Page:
ritual, symbolism and craftsmanship

Ancient builders long ago mastered the “integrated expression of an inner state of harmony” in their buildings. The mathematically proportioned forms and handcrafted detailing of temples and government buildings over the centuries grew rich with interrelated meanings and traditions. Each new generation, seeing the world slightly differently added further layers of meaning to the symbols. The tradition of masons and carpenters passing down knowledge—regarding nature, mathematical principles, and symbolism—through an apprenticeship system, propelled both the art and the craft of building to new heights of beauty and technical achievement.
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“Proportion is that agreeable harmony between the several parts of a building, which is the result of a just and regular agreement of them with each other; the height to the width, this to the length, and each of these to the whole.”   -Vitruvius

“The ancients considered ten a perfect number, because the fingers are ten in number, and the palm is derived from them, and from the palm is derived the foot. … mathematicians, on the other hand, contend for the perfection of the number six, because, according to their reasoning, its divisors equal its number: for a sixth part is one, a third two, a half three, two-thirds four, … as the foot is the sixth part of a man’s height, [mathematicians] contend, that this number, namely six, the number of feet in height, is perfect: the cubit, also, being six palms, consequently consists of twenty-four digits. … finding the numbers six and ten perfect, they added them together, and formed sixteen, a still more perfect number. The foot measure gave rise to this, for subtracting two palms from the cubit, four remains, which is the length of a foot; and as each palm contains four digits, the foot will consequently contain sixteen.”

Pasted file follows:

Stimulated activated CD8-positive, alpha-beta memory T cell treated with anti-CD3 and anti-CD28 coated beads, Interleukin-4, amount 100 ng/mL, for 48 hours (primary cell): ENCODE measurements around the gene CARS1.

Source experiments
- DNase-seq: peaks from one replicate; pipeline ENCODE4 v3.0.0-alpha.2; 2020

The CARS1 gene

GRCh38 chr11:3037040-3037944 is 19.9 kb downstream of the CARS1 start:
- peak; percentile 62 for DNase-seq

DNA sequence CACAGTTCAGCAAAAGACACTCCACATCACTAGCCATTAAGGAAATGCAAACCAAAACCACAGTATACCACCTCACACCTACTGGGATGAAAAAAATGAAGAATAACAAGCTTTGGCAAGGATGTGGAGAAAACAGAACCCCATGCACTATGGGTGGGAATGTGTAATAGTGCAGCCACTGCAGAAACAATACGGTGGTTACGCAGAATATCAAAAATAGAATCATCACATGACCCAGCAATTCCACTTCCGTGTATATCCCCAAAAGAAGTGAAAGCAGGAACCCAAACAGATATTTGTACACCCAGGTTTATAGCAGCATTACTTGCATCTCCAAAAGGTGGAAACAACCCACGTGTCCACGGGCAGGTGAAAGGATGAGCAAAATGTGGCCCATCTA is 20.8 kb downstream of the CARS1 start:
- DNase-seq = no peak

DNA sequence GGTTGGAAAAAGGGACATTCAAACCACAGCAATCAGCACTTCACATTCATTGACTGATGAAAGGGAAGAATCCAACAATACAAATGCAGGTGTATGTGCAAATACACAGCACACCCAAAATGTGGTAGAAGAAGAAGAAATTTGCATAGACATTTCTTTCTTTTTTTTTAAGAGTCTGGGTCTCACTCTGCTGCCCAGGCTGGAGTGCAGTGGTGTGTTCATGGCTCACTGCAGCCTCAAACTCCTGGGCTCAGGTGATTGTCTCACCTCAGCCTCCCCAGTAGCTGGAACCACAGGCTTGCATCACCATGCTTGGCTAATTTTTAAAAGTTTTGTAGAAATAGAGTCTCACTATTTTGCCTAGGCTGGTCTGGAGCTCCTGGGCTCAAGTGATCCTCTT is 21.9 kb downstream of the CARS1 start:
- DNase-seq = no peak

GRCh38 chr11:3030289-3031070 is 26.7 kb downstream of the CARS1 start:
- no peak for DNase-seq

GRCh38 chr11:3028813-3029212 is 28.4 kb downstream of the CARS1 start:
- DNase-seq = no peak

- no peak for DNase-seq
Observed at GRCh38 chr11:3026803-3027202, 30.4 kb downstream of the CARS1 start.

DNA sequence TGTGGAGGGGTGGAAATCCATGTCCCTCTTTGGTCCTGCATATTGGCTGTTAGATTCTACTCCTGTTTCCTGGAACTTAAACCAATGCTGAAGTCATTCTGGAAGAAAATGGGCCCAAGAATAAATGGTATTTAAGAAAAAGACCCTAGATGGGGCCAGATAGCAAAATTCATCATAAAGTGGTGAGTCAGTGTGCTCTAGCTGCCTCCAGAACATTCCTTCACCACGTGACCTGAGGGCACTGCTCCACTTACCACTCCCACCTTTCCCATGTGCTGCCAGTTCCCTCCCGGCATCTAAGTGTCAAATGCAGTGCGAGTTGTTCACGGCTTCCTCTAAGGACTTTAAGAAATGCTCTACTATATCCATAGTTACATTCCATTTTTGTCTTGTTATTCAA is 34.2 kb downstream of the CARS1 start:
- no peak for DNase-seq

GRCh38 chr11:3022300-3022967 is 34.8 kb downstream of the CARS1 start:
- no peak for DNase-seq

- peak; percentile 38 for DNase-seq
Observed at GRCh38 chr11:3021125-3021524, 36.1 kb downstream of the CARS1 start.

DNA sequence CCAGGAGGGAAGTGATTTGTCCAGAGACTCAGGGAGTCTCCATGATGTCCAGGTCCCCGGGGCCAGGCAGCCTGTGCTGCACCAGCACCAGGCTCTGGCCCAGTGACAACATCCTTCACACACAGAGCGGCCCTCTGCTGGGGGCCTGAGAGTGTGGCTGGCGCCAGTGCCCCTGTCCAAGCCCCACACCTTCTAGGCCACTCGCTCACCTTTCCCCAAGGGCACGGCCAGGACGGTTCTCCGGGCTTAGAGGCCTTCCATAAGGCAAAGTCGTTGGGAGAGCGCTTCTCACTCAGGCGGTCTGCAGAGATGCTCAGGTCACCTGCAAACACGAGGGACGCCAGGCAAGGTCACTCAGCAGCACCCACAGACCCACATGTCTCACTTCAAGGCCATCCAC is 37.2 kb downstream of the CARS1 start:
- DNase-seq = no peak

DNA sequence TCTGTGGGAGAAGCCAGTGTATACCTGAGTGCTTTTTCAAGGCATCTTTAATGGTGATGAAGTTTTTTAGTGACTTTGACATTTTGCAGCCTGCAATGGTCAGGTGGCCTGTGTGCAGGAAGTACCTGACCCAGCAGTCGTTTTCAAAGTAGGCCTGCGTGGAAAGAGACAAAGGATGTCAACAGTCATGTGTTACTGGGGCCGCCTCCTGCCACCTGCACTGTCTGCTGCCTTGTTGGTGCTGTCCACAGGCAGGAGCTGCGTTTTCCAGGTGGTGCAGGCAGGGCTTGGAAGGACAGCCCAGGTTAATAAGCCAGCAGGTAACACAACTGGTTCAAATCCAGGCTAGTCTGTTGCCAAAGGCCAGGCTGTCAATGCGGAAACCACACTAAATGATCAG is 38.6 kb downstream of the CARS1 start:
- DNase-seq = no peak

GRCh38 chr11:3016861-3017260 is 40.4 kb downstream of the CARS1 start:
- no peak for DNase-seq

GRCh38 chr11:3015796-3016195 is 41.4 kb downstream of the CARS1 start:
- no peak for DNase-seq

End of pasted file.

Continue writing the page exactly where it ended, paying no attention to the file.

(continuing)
from Marcus Vitruvius Pollio: de Architectura, Book I